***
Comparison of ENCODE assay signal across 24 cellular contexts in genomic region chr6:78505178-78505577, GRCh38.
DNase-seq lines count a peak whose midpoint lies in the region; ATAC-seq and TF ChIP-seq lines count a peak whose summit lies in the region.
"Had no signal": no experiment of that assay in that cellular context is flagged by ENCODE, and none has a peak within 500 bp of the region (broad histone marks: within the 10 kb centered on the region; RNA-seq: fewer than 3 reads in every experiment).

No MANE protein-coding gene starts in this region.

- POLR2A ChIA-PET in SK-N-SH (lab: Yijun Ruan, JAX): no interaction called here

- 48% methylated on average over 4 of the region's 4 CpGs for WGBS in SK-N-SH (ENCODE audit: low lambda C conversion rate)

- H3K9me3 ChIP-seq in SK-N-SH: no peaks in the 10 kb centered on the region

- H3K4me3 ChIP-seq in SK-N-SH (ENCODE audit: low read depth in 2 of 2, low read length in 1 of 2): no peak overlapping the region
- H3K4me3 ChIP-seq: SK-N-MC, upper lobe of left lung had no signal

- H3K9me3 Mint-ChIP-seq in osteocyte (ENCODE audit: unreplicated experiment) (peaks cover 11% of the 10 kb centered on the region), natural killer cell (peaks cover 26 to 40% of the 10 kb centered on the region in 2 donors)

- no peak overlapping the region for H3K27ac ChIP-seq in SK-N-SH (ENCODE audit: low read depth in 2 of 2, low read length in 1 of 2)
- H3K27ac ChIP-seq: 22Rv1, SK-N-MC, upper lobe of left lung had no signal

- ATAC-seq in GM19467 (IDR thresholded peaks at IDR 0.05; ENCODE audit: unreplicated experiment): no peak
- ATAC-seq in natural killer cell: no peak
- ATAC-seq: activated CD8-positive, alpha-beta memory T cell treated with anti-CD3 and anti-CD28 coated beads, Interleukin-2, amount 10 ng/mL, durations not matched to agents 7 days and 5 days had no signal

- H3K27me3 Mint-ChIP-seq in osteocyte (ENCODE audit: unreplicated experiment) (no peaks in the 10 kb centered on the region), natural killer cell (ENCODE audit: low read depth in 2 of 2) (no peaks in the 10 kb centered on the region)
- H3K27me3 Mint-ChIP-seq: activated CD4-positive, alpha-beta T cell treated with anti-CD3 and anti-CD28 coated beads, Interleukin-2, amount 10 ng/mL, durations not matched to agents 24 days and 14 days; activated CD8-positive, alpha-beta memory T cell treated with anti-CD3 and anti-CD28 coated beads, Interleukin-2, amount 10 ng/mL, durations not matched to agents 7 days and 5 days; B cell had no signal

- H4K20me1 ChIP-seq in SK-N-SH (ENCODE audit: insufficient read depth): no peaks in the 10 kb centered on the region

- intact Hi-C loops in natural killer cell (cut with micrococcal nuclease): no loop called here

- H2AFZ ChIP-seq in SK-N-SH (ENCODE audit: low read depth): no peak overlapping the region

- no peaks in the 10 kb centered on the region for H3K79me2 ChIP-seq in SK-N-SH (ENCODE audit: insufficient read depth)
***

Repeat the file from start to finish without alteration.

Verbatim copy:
Comparison of ENCODE assay signal across 24 cellular contexts in genomic region chr6:78505178-78505577, GRCh38.
DNase-seq lines count a peak whose midpoint lies in the region; ATAC-seq and TF ChIP-seq lines count a peak whose summit lies in the region.
"Had no signal": no experiment of that assay in that cellular context is flagged by ENCODE, and none has a peak within 500 bp of the region (broad histone marks: within the 10 kb centered on the region; RNA-seq: fewer than 3 reads in every experiment).

No MANE protein-coding gene starts in this region.

- POLR2A ChIA-PET in SK-N-SH (lab: Yijun Ruan, JAX): no interaction called here

- 48% methylated on average over 4 of the region's 4 CpGs for WGBS in SK-N-SH (ENCODE audit: low lambda C conversion rate)

- H3K9me3 ChIP-seq in SK-N-SH: no peaks in the 10 kb centered on the region

- H3K4me3 ChIP-seq in SK-N-SH (ENCODE audit: low read depth in 2 of 2, low read length in 1 of 2): no peak overlapping the region
- H3K4me3 ChIP-seq: SK-N-MC, upper lobe of left lung had no signal

- H3K9me3 Mint-ChIP-seq in osteocyte (ENCODE audit: unreplicated experiment) (peaks cover 11% of the 10 kb centered on the region), natural killer cell (peaks cover 26 to 40% of the 10 kb centered on the region in 2 donors)

- no peak overlapping the region for H3K27ac ChIP-seq in SK-N-SH (ENCODE audit: low read depth in 2 of 2, low read length in 1 of 2)
- H3K27ac ChIP-seq: 22Rv1, SK-N-MC, upper lobe of left lung had no signal

- ATAC-seq in GM19467 (IDR thresholded peaks at IDR 0.05; ENCODE audit: unreplicated experiment): no peak
- ATAC-seq in natural killer cell: no peak
- ATAC-seq: activated CD8-positive, alpha-beta memory T cell treated with anti-CD3 and anti-CD28 coated beads, Interleukin-2, amount 10 ng/mL, durations not matched to agents 7 days and 5 days had no signal

- H3K27me3 Mint-ChIP-seq in osteocyte (ENCODE audit: unreplicated experiment) (no peaks in the 10 kb centered on the region), natural killer cell (ENCODE audit: low read depth in 2 of 2) (no peaks in the 10 kb centered on the region)
- H3K27me3 Mint-ChIP-seq: activated CD4-positive, alpha-beta T cell treated with anti-CD3 and anti-CD28 coated beads, Interleukin-2, amount 10 ng/mL, durations not matched to agents 24 days and 14 days; activated CD8-positive, alpha-beta memory T cell treated with anti-CD3 and anti-CD28 coated beads, Interleukin-2, amount 10 ng/mL, durations not matched to agents 7 days and 5 days; B cell had no signal

- H4K20me1 ChIP-seq in SK-N-SH (ENCODE audit: insufficient read depth): no peaks in the 10 kb centered on the region

- intact Hi-C loops in natural killer cell (cut with micrococcal nuclease): no loop called here

- H2AFZ ChIP-seq in SK-N-SH (ENCODE audit: low read depth): no peak overlapping the region

- no peaks in the 10 kb centered on the region for H3K79me2 ChIP-seq in SK-N-SH (ENCODE audit: insufficient read depth)